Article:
• Behavioral and psychological problems can occur.Children who were born prematurely may have a number of behavioral or psychological problems as well as developmental delays.

  • Chronic health issues. Premature babies are more likely to have chronic health issues than full-term infants. Some of these issues may require hospital care, such as infections, asthma, and feeding difficulties. Premature infants also face a greater risk of sudden infant death. SIDS is a syndrome in which babies die from sleeping in the same bed as their parents.

Can premature birth be stopped?

  • Even with increased awareness the rate of preterm birth is still growing And while there are many factors contributing to this trend one of the most important things we can do as a society and a medical community is to educate pregnant women about the benefits of seeking treatment for health issues during pregnancy By eliminating unnecessary stress and taking care of themselves as early in pregnancy as possible mothers-to-be decrease their risk for preterm birth.

  • As a woman ages the risk of having a premature baby increases Women in their late 30s or early 40s are at high risk A woman who has had a previous delivery prematurely is also at higher risk to deliver prematurely again In addition certain medical conditions can increase a woman’s chances of delivering prematurely Examples include thyroid problems autoimmune disorders lupus and uterine infections such as chlamydia and gonorrhea Smokers are also at greater risk for premature birth than nonsmokers because smoking harms the placenta and umbilical cord.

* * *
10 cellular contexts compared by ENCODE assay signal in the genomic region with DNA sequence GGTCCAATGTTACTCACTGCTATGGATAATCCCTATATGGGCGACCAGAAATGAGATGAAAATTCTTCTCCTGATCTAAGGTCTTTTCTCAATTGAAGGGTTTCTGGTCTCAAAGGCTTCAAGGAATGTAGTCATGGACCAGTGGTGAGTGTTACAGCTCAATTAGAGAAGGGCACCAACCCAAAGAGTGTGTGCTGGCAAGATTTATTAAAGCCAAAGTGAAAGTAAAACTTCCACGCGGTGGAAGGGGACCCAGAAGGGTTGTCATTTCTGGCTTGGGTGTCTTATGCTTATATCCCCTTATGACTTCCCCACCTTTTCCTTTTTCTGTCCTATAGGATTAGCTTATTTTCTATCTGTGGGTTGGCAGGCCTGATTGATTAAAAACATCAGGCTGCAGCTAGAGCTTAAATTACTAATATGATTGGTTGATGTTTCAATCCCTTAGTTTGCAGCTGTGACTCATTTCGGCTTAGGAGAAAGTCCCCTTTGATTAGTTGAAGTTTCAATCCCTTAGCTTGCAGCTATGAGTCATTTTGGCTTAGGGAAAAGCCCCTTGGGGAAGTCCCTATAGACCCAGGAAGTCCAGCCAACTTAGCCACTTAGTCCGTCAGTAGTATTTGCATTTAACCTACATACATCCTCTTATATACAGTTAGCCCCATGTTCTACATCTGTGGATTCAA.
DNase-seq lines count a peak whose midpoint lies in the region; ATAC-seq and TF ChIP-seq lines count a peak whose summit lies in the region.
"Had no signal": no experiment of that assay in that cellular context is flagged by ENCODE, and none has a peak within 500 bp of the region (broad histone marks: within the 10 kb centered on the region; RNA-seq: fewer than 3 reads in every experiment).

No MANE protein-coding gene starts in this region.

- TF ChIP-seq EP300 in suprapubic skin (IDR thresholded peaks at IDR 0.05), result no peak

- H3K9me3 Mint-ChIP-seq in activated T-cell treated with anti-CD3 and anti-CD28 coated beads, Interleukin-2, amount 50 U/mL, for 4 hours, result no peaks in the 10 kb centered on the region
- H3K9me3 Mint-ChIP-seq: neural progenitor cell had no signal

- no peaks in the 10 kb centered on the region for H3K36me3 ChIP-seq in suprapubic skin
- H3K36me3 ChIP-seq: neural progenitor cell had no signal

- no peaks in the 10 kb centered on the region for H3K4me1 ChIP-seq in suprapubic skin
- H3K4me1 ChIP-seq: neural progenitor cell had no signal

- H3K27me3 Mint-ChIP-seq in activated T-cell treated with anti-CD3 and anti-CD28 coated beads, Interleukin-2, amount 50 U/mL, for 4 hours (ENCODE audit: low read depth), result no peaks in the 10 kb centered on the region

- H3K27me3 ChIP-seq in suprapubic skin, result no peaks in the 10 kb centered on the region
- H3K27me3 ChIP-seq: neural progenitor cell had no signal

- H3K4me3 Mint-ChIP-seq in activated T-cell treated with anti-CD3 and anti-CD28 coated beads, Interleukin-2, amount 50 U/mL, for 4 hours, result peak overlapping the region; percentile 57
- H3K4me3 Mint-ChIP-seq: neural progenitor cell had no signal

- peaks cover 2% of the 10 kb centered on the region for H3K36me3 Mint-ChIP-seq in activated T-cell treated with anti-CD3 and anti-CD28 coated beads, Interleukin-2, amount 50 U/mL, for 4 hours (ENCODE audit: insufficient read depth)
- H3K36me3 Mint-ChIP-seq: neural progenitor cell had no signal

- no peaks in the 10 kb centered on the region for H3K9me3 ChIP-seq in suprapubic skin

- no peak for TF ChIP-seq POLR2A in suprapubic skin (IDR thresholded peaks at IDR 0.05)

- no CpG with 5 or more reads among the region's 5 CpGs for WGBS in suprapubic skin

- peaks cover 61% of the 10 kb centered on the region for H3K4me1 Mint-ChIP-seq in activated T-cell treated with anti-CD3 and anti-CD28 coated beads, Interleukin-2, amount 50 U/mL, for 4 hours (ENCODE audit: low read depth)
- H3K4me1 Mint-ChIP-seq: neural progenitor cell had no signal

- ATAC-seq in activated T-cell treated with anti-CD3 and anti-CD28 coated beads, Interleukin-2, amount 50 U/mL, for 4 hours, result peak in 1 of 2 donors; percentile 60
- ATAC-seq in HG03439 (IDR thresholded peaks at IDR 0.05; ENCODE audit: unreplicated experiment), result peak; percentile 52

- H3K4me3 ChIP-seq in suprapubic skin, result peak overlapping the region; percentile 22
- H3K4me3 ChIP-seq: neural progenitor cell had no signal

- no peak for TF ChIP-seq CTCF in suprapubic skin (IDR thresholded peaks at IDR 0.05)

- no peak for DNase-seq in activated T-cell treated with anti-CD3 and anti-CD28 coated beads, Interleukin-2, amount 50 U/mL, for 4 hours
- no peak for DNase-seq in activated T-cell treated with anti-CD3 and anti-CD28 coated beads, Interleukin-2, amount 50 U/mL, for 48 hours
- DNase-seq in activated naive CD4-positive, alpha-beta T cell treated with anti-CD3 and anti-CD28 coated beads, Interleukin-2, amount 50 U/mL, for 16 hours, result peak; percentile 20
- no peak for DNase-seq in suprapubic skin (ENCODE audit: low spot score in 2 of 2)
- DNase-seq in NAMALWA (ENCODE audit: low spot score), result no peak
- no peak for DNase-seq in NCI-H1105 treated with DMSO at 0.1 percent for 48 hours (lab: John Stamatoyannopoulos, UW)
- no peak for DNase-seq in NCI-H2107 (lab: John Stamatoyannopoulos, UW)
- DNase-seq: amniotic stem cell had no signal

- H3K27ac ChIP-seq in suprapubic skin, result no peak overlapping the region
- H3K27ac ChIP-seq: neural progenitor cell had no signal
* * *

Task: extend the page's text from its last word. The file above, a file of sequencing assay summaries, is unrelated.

• Premature birth occurs when a baby is born too soon before 37 weeks of pregnancy Most babies are born between 40 and 42 weeks of gestation A premature birth can be dangerous for the baby because he or she may not yet have fully developed in the womb and has less time to develop fully before birth There were about 1 million premature births in the U.S in 2010 according to the Centers for Disease Control and Prevention (CDC) Premature babies face an increased risk of health problems such as respiratory distress syndrome jaundice feeding difficulties and brain hemorrhages.

Can bed rest prevent preterm labor?